• Living Trusts become effective immediately and upon death any assets in the Trust are distributed according to the rules of the Trust (again, no need to include directions in your Will). 

A common type of Living Trust is a Revocable Trust, which allows you to maintain control over assets and make changes to the terms or beneficiaries as often as you like while you’re alive. On the flip side, Irrevocable Trusts are quite the opposite and the assets you place in these are no longer yours.

Set up an Irrevocable Trust

This type requires you to give up all ownership rights of the assets you place into the Trust. You also won’t be able to change the terms and conditions once the Trust is in place.

Here are some reasons this type of Trust makes sense. Assets placed in an Irrevocable Trust aren’t technically yours so they don’t count as part of your estate. This means creditors can’t collect against it and your loved ones will be spared paying any applicable estate taxes.

An Irrevocable Trust can also help you qualify for Medicaid, especially regarding long-term care benefits. Since the assets you place in an Irrevocable Trust are no longer yours, they won’t count toward your overall net worth. A lower net worth means you might get access to those Medicaid benefits while still leaving something for your heirs.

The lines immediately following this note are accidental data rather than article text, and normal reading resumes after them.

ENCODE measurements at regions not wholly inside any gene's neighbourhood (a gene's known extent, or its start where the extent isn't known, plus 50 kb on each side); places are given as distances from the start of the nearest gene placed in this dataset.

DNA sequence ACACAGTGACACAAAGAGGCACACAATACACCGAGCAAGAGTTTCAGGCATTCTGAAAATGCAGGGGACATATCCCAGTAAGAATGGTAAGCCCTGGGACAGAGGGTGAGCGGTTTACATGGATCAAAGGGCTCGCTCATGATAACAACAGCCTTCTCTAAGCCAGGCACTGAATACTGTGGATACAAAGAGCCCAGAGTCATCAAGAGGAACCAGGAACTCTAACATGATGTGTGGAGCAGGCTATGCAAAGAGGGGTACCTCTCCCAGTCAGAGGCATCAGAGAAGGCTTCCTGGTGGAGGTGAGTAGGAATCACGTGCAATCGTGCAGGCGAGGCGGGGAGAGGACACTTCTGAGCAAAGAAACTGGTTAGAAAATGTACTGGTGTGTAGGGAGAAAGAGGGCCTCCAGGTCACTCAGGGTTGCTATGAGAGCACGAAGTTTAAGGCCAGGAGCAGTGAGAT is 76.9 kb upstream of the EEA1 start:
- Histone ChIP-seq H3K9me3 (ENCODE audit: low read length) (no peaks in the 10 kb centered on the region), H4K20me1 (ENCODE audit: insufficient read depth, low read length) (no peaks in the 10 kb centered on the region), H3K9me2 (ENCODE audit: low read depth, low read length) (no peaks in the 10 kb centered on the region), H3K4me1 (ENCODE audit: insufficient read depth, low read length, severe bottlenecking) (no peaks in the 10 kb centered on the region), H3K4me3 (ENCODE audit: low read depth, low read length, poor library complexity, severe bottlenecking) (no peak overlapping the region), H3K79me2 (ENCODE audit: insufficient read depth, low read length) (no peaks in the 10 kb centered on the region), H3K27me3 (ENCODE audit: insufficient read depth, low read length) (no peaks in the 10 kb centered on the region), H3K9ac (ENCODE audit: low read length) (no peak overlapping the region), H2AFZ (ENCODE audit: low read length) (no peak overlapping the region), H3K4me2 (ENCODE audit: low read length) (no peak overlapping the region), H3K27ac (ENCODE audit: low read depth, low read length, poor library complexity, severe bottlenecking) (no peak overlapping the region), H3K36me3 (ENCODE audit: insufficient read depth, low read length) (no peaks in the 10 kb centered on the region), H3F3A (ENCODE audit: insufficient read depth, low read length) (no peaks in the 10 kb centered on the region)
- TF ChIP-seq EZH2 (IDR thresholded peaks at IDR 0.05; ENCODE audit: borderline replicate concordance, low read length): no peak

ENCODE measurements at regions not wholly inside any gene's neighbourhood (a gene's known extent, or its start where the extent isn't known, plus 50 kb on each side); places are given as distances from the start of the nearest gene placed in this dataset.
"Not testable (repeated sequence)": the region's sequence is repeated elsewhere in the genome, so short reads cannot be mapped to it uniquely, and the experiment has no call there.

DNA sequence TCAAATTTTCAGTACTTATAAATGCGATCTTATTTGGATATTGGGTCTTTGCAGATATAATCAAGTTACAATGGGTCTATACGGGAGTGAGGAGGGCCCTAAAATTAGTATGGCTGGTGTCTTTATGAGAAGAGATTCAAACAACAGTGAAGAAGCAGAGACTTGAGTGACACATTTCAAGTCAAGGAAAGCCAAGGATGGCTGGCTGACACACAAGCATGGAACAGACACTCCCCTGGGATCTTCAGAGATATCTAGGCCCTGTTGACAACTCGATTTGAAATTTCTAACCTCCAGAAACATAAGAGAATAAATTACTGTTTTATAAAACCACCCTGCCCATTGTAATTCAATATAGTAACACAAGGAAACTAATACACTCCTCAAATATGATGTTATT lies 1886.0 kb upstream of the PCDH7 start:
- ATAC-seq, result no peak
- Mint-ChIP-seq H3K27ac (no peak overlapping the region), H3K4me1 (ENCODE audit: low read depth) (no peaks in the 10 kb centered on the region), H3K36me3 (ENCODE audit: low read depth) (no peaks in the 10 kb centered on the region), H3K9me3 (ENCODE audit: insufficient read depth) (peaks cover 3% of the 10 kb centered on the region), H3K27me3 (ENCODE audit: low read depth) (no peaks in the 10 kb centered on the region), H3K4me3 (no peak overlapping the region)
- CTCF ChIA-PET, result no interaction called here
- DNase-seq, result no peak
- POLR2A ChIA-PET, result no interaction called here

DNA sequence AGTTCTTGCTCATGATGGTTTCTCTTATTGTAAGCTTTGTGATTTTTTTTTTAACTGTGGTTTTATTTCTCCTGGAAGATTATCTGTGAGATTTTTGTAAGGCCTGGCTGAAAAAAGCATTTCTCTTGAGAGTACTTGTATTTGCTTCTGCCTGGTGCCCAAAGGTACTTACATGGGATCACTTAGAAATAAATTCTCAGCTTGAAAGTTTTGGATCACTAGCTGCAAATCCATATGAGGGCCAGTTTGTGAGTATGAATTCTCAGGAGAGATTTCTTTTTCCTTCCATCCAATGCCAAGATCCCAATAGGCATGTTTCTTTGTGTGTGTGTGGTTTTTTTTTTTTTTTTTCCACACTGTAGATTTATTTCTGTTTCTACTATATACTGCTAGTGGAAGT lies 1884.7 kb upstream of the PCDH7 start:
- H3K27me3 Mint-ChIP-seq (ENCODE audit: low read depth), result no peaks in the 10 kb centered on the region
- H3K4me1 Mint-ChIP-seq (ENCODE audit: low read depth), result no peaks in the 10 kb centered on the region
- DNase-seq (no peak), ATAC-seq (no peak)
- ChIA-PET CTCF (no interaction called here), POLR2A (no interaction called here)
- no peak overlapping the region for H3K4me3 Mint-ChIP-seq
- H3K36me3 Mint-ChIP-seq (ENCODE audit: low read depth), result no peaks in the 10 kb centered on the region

Give Gifts

While this isn’t exactly an inheritance, it’s nice to consider presenting loved ones with gifts while you’re still alive. Every year it’s possible to give each loved one an untaxed gift; for 2022 that amount is $16,000. Another possibility is to give a savings bond, which can be purchased either as a joint account or issued in the name of the other person.

Hire A Professional To Get The Complicated Stuff Done Right

If you choose to create a Trust or give gifts, it’s best to speak with an estate attorney or financial advisor to be sure they're done right. These things can get extremely complicated. If done incorrectly it could result in confusion or possible penalties among the heirs you’re trying to help.

Written by Ingrid Alt